In this week’s Ask David column, we have a request from a reader who would like to know if I have a few tips for taking better pictures on a cruise ship. Jackie plans on sailing away for a few days, and I definitely have some thoughts. If you’re planning on taking a cruise anytime soon, try out these tips.
Be aware of the cruise ship’s constant motion
First things first. The cruise ship itself provides an interesting and somewhat challenging photographic environment. You will be constantly moving up, down, and side to side. Even if you don’t notice the movements right away, they’re there, and they will have a slight impact on your images.
There are two ways to counteract the motion. You can either increase your camera’s shutter speed, or you can attempt to keep everything still with a tripod. Each has its positives and negatives. If you increase the shutter speed, you might lose some of the color you can get out of sunrise / sunset shots. And if you use a tripod, there’s no guarantee anything that isn’t on the ship won’t turn out blurry. The sunset in the background could still look fuzzy, especially if you’re shooting at any shutter speed under 1/100 second.
But I’d say go for that pretty sunset anyway, and don’t forget to use the cruise ship itself to frame it in the foreground. If it’s a cloudy evening, the blurring won’t matter nearly as much. Slightly blurry clouds still look like clouds. It sort of adds a neat effect.
Photographing the cruise ship’s interior
Depending on where you are, you might have fantastic lighting or terrible lighting. It helps to bring an external flash if you have one. This will help fill in the shadows. Taking pictures on the lower decks is no different from taking pictures inside of your own home during the evenings. There is lighting, of course, but it usually isn’t good enough for you to take a picture without flash.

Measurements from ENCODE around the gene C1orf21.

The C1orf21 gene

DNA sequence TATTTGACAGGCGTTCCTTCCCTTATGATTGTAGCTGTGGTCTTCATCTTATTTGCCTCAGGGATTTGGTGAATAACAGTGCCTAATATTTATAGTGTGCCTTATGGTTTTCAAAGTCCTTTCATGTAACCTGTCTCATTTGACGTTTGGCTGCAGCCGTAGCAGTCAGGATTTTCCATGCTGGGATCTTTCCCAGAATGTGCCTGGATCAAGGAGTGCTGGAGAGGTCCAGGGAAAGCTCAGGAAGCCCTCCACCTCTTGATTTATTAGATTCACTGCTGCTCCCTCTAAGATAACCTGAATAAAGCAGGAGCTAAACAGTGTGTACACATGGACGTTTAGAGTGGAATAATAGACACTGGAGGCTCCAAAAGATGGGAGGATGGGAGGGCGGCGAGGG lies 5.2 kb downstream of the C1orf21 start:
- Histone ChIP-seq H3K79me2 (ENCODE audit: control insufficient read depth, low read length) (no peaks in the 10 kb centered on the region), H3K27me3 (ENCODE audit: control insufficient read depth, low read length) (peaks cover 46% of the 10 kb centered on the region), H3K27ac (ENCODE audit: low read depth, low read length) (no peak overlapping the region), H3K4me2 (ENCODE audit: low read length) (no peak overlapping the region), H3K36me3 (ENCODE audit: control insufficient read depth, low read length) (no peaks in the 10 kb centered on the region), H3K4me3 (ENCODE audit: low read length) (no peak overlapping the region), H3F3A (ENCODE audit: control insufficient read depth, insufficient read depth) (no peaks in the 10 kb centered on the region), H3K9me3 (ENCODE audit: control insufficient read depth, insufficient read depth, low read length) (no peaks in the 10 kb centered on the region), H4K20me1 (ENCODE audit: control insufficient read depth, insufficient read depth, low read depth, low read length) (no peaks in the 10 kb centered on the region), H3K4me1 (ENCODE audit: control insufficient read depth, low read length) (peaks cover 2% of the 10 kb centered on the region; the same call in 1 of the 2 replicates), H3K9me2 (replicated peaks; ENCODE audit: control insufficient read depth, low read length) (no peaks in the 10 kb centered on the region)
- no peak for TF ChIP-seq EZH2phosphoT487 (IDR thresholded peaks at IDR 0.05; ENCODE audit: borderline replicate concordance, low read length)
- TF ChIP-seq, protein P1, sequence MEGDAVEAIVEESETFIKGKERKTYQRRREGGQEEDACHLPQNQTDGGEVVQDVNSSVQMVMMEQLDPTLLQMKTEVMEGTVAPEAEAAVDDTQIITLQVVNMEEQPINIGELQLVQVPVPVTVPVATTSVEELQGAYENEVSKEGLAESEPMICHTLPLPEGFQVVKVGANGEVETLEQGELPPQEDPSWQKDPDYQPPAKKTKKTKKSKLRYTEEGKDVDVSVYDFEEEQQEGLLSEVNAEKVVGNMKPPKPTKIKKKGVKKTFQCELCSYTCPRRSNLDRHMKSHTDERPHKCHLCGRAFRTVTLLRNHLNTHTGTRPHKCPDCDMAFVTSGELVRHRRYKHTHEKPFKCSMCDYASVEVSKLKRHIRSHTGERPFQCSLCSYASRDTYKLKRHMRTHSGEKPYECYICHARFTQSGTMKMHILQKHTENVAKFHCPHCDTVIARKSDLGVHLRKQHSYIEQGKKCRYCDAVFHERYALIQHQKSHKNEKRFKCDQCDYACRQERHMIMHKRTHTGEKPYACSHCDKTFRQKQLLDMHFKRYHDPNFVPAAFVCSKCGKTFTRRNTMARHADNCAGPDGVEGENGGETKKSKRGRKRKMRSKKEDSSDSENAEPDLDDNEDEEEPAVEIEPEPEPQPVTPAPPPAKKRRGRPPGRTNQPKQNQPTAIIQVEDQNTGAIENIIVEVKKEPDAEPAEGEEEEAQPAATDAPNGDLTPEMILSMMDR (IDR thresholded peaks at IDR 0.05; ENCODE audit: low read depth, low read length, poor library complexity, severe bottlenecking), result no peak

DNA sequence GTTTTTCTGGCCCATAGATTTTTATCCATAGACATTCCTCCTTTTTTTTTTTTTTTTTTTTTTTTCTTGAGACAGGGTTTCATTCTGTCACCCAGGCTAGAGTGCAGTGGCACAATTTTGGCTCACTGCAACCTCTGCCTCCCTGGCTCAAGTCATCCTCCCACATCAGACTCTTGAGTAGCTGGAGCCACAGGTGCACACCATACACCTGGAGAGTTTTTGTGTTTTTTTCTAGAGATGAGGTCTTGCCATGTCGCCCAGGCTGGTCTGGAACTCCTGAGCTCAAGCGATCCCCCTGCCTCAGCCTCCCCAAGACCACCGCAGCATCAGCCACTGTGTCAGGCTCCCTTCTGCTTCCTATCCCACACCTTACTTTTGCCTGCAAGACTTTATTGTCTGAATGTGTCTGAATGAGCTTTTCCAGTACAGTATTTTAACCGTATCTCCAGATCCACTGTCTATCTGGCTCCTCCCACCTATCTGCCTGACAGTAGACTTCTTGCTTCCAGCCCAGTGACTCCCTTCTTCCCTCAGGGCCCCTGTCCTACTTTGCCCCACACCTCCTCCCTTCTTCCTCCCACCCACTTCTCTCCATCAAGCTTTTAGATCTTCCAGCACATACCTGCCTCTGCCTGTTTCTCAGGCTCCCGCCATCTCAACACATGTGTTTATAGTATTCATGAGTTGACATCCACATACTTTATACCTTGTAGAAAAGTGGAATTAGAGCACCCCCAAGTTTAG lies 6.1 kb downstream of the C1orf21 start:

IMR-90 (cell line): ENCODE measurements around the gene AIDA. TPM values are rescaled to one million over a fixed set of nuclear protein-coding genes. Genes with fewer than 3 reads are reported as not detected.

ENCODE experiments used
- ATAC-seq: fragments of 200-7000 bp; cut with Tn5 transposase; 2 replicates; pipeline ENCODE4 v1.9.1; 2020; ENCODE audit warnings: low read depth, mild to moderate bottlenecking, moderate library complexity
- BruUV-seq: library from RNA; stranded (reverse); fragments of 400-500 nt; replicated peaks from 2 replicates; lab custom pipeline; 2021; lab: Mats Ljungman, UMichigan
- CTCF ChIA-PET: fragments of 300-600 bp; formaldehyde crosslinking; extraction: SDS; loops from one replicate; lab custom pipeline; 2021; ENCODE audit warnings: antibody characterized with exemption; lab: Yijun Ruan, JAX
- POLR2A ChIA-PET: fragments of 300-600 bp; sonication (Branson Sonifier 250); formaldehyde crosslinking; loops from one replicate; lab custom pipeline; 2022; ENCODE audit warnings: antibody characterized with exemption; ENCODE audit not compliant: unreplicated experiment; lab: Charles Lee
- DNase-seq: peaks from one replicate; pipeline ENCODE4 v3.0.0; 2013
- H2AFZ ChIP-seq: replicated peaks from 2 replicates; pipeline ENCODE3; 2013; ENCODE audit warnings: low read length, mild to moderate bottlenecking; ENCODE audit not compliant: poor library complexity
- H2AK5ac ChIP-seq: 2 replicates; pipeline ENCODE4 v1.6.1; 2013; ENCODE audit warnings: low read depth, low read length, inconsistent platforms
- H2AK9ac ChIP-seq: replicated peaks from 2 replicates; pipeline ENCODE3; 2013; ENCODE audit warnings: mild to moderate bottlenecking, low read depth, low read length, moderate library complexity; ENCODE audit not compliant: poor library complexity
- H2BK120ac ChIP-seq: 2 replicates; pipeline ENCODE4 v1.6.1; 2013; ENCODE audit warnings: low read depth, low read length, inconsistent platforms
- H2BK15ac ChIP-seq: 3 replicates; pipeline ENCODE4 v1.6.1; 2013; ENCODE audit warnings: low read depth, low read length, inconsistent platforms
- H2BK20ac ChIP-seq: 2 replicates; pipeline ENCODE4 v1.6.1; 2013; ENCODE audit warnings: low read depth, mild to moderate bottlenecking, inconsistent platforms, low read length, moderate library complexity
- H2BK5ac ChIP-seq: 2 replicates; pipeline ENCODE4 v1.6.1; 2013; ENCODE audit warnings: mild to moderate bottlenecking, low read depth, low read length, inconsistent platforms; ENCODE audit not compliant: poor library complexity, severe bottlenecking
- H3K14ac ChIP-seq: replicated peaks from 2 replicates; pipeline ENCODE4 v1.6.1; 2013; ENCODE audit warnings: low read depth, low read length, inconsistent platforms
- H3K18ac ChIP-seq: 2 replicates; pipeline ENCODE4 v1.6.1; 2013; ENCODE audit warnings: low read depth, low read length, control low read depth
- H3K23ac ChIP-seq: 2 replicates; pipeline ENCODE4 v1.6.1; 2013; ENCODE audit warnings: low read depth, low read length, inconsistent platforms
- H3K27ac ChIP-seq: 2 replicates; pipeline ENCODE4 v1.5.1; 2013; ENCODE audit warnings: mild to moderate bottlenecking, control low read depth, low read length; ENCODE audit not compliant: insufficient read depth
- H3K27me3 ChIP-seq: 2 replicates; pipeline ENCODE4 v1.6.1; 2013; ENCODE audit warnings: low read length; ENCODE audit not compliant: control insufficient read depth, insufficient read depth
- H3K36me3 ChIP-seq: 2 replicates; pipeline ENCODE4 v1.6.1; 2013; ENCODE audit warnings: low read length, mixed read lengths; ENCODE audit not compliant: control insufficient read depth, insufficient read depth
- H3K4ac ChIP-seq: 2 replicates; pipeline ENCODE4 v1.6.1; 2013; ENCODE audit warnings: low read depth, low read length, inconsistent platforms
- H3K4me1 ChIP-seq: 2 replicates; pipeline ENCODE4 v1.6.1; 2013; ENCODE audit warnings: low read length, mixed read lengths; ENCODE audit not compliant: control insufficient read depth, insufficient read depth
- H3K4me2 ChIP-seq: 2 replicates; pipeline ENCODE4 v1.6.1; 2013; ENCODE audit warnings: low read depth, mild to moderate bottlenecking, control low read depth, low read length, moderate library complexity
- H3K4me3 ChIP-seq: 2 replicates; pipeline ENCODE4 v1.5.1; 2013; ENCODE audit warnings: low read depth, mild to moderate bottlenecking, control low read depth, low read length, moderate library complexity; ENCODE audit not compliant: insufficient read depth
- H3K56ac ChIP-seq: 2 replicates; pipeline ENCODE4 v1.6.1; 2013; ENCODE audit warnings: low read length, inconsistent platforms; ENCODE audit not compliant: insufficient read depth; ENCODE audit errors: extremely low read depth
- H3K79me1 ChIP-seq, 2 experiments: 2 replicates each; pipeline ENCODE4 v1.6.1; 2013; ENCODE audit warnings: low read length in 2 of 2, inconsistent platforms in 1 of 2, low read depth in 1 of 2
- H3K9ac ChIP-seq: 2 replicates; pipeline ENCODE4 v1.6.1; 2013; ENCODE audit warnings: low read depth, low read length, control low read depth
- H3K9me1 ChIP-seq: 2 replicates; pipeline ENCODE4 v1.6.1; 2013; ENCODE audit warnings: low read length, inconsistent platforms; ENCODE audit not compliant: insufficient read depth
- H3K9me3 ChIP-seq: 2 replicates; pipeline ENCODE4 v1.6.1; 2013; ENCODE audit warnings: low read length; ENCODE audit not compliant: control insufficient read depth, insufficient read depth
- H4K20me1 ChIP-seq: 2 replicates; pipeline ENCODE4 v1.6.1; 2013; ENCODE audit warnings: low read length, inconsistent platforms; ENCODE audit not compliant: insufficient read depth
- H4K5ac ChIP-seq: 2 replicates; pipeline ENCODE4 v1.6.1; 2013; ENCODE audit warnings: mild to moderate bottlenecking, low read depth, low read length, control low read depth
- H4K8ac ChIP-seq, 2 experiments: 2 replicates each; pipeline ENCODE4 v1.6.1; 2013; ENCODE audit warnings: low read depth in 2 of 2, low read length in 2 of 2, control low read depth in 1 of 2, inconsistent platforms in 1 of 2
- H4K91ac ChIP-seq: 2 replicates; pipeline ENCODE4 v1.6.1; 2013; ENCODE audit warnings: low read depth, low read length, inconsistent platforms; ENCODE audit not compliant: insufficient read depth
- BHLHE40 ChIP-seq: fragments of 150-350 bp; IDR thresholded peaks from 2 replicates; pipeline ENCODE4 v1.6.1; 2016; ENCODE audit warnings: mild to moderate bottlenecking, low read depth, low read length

Whenever using flash, remember to back away from your subject and zoom in. The flash is much less intense this way, and your photo will be much more colorful. If you have an external flash, try minimize the intensity of the flash by bouncing it off the walls or the ceiling. Your subjects will have a nice warm glow to them instead of the “deer in headlights” look.
Knicknacks are nice, but wouldn’t you rather have a photo you’ll remember?
I see this one all the time when I’m on vacation with my wife and kids. People get out their cameras and go snap happy with all the little bits of decor around the ship. While I respect the idea of remembering every little detail, another part of me wonders if they’ll really want to look at the ship’s decor six months down the road.
Plus, if you really want that perfect picture of the decor, you probably don’t have to take it yourself. Thousands of people take that picture every day, and they post it on sites like Panoramio or Flickr. Why burden yourself with capturing every little detail when you can find that fancy barstool online?
If you’re going to take a picture of a statue, frame it with your friend. Years down the road, the photo will have a lot more emotional appeal. The same goes with any landscapes you photograph from the ship. Chances are they won’t be all that interesting six months down the road. It’s just a patch of land, after all. Either use the ship to frame them, or use your friend. They’ll be worth much more to you that way.
Oh, and have a fun trip!
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